- MBA Real Estate Program
- Student Events
- Prospective Students
- Fellowships & Scholarships
- Get Involved
- Student & Alumni Testimonials
- Student Voices
- Research & Media
- Areas of Research
- Public Policy Proposals
Bob Berne ’62 has been involved in management, construction and contracting in both the private and public sectors during his career. An active Columbia alumnus, Mr. Berne received a BA from Columbia College and an MBA from Columbia University Graduate School of Business, where he serves on Columbia’s MBA Real Estate Program Advisory Board and is a member of the Columbia Business School Real Estate Forum. In a recent interview with Ashley McDonald ’15, he discusses trends in real estate and gives advice for Columbia Business School students aspiring to have careers in real estate.
You have had an extensive career in real estate spanning more than 45 years. Please tell me about some of the highlights of your career?
Over the course of my career I developed luxury apartment buildings in New York City, several shopping centers, and over 5,000 residential units with Milstein Properties. I also spent time working in the public sector for the U.S. Department of Housing and Urban Development in Washington D.C. and the City of New York housing agencies.
What first attracted you to real estate and how did you get started in the industry?
My family was in the real estate development business and I always knew that I wanted to be a part of the industry. My father encouraged me to begin my career working for a contractor so that I would have the opportunity to see a development project from start to finish. I actually first met Paul Milstein during this time. Milstein was the flooring subcontractor on our project and this experience set the foundation for our future relationship.
Please tell me about your relationship with Paul Milstein and how you began working with Milstein Properties?
I became involved with Milstein Properties in 1977 after working for the U.S. Department of Housing and Urban Development (HUD). While with HUD, I developed an expertise in the Federal Housing Administration (FHA) process and by leveraging this knowledge, I made myself a valuable asset to Milstein Properties. I approached Paul with a business idea for a couple of projects that they were analyzing at the time and by utilizing FHA financing programs, we were able to develop a plan to make these projects more profitable. Thereafter, we worked together for several years and developed over 5,000 residential units in New York City.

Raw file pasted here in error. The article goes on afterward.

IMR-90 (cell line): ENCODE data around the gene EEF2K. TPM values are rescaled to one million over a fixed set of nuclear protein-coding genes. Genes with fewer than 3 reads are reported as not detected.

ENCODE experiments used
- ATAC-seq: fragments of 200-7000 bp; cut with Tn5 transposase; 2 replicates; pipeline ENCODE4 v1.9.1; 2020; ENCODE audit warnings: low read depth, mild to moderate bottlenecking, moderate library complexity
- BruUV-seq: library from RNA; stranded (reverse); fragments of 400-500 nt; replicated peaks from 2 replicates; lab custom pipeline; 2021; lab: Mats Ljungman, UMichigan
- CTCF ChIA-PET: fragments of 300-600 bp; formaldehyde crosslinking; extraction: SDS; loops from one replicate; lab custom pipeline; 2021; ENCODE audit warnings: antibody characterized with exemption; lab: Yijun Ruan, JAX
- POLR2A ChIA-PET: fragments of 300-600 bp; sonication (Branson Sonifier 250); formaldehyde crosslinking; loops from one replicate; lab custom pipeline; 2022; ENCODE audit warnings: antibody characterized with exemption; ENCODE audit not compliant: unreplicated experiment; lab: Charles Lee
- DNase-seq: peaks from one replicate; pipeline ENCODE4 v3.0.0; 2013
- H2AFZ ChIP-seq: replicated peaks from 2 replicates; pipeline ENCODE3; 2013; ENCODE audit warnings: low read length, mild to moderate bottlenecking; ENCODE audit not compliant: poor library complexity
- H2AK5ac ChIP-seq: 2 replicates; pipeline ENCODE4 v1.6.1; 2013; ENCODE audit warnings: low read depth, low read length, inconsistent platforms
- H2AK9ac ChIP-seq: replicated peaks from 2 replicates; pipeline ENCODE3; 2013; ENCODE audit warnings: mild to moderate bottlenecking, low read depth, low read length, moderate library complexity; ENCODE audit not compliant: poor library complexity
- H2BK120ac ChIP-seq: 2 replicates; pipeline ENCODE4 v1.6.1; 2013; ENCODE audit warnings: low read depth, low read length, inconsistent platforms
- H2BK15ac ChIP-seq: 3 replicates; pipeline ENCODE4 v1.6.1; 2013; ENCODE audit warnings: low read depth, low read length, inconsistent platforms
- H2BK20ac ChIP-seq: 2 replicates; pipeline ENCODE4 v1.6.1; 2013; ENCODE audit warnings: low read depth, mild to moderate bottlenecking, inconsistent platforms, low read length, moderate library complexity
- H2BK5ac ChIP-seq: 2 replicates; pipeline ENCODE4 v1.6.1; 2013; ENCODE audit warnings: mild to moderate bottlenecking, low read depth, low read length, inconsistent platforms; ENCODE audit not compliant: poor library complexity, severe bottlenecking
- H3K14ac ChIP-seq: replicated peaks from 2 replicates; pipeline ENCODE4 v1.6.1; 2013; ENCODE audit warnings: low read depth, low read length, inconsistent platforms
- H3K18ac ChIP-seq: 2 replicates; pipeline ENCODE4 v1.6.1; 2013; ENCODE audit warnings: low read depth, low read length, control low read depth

Your career spans many real estate cycles. How have you seen the industry change over time?
The industry has changed significantly. In the past, the investment objective was long term and the goal was to ultimately own property free and clear. Now the investment objective has become more short term in nature with investors requiring returns on a quicker timeline. Adapting to these changes is the key to success for a developer. In the current environment, a developer needs to add value to attract investors and have a refinancing mechanism to realize returns for its investors, while maintaining a long term ownership stake in the property. I have been able to make money in real estate by retaining an ownership piece of the properties I have developed.
What aspect of Columbia Business School has been the most beneficial to your career?
At Columbia Business School, I learned to speak the language of finance. This skill has allowed me to build relationships with investors and gave me the framework to build a specialized expertise while working with HUD on FHA financing programs. These skills were extremely valuable for my career.
What advice do you have for current Columbia Business School students beginning careers in real estate?
My advice to students is to begin a career working for an investment firm and develop an understanding of the finance side of the business. Working for an investment firm provides the opportunity to see many projects over a short period of time. While working in development or construction is also valuable, one project can take several years and by the time the project is finished, the world may have changed and the skills learned on one project may not be relevant to the next project. However, working for an investment firm allows you to gain broad exposure to the business quickly. Finally, to be successful it is important to make yourself valuable by finding something that you’re good at and specializing in whatever that may be.
Ashley McDonald ’15 worked as the Director of Real Estate at Pacific Equity Properties prior to entering Columbia Business School. She completed her B.A. at the University of California in Los Angeles. During the summer of 2014, Ashley will be a development intern at Criswell Radovan in Northern California.